Nuts and stones: Yes; Calcium oxalate is most common among adults; reasons include: dehydration; excess calcium in urine; excess oxalate in urine; low citrate in urine. Diet: avoid spinach, rhubarb, strawberries, nuts, chocolate, tea, wheat bran, and dry beans; increase orange juice 8 oz twice daily; add ReaLemon extract: 5 tblspns per day; increase fluid 4 liters/day; only 4 oz meat/day; low salt; be moderate ...Read moreSee 1 more doctor answer
Different: Gallstones are usually addressed by surgical removal of the gallbladder. Kidney stones usually pass on their own, particularly if temporarily put on an Alpha blocker to dilate the ureter. If not, lithotripsy can shatter it so it can pass, or a cystoscopic procedure can extract them. ...Read moreSee 1 more doctor answer
Do eggs lead to kidney stone formation or worsen an already existing condition of kidney stone? What foods apart from salt should be avoided?
Here are some ...: Consuming eggs has been not known to have any negative impact onto urinary stone formation. Most patients with recurrent kidney stones are caused by genetic factors leading to poor urine dis-solubility, namely, low stone inhibiting activities, although some less than 15% of cases may re related with RTA, overactive parathyroid, medullary sponge kidneys, etc. So, ask Doc for more detail... ...Read more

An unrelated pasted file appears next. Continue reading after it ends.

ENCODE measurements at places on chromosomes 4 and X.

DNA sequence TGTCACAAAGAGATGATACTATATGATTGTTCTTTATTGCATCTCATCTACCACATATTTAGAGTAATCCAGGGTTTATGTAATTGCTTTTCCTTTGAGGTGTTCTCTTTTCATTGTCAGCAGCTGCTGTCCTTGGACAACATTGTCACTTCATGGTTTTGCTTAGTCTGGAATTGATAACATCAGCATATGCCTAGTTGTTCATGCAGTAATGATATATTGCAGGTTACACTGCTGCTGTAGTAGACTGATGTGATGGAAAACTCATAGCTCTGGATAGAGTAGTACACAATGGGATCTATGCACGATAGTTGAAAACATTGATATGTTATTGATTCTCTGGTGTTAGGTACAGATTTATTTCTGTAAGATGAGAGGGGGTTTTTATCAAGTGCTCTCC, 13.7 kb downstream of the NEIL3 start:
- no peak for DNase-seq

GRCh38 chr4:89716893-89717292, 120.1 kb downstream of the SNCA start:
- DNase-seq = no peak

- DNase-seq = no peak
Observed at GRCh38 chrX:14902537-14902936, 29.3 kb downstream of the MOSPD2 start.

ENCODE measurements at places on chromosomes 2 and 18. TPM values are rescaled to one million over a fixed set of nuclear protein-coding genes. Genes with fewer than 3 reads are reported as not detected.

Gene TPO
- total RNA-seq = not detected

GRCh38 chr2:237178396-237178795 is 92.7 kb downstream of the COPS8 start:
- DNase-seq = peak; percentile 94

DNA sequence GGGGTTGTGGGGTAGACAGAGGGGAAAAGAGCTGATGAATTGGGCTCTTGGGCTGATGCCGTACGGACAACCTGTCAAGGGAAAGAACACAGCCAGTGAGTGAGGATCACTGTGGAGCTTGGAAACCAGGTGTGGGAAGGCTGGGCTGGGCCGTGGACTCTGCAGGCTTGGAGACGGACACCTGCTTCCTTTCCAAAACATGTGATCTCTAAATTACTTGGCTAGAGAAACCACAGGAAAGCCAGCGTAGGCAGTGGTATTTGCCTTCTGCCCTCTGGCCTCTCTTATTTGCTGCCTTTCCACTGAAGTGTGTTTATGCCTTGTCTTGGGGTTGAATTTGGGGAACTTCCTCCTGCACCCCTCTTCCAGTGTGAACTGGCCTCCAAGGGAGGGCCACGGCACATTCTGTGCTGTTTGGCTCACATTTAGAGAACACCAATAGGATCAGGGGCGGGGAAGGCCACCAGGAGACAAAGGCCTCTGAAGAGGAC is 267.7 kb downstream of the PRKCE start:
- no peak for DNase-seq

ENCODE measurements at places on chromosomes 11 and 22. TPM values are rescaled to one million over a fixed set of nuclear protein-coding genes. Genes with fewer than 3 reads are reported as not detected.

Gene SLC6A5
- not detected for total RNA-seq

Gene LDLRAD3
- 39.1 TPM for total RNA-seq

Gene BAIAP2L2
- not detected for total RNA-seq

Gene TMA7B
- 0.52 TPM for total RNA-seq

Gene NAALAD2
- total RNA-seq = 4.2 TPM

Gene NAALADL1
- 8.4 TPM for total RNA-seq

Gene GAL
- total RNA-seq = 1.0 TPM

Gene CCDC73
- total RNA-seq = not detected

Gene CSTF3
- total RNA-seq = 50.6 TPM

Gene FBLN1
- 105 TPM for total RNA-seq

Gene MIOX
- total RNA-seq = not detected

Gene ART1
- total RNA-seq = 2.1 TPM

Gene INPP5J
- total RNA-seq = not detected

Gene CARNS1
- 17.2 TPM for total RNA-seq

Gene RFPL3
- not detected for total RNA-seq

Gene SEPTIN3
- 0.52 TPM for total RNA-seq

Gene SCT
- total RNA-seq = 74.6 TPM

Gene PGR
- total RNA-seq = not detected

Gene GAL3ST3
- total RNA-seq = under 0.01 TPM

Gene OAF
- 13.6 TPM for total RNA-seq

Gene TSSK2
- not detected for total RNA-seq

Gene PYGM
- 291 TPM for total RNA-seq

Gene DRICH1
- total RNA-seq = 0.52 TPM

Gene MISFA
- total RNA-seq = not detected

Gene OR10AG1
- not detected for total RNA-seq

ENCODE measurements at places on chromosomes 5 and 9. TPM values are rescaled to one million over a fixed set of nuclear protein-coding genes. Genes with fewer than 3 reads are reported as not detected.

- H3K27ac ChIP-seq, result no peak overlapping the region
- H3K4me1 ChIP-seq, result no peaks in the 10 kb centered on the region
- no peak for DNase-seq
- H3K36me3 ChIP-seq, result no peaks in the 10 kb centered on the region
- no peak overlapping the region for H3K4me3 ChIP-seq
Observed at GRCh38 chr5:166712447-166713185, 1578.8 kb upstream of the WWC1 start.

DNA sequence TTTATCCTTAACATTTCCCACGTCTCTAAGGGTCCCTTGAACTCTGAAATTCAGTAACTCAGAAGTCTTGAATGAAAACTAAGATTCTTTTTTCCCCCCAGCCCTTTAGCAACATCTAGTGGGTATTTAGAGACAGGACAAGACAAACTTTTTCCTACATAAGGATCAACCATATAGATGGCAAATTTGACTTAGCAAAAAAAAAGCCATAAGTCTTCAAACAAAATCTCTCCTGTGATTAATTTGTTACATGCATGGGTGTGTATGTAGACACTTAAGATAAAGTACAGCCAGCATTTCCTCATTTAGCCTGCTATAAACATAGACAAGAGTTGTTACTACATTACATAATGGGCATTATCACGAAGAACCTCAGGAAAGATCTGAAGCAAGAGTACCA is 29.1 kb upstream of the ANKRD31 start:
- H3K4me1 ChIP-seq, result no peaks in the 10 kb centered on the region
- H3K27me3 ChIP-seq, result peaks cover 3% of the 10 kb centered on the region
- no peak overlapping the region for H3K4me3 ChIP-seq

Is taking citracal safe if having a history of kidney stones due to lack of adequate calcium supplementation?
Calcium: It may seem strange to take calcium to help prevent kidney stone, but this can be one of the beneficial measures to take to prevent stones. Most kidney stones are calcium oxylate. If you take oral calcium, the calcium binds with oxylate in the GI tract and is eliminated through the intestine. Oxylate that is not bound in the GI tract enters the blood stream and can end up in the kidney. ...Read more
NOT OKAY!!!: I don't think drinking soft drinks is ok for anyone! they have extremely high levels of sugar (esp. High fructose corn syrup) and if "diet" forms then have nutrasweet, which is even more toxic. Anyone who has any interest in being healthy should hardly ever drink this poison! and yes, the acidity worsens risk of kidney stones. See http://texasfarmersmarket.Org/the-hazards-of-drinking-soda/. ...Read more
I hear kidney stones can be incredibly painful. Does drinking lots of water (staying hydrated) greatly diminish the risk of developing kidney stones?
Kidney stones: 42 M from CA: Does drinking lots of H2O greatly dimenish risk kidney stones? ANS- formation of stones depends on many things. Dilution of stone forming chemicals is a way to stop. In theory at least. But evidence that increasing H20 decreases risk in general has not been tested that I am aware of. Worry about other things unless u/family have had stones. If so find cause of stones & Rx that. ...Read more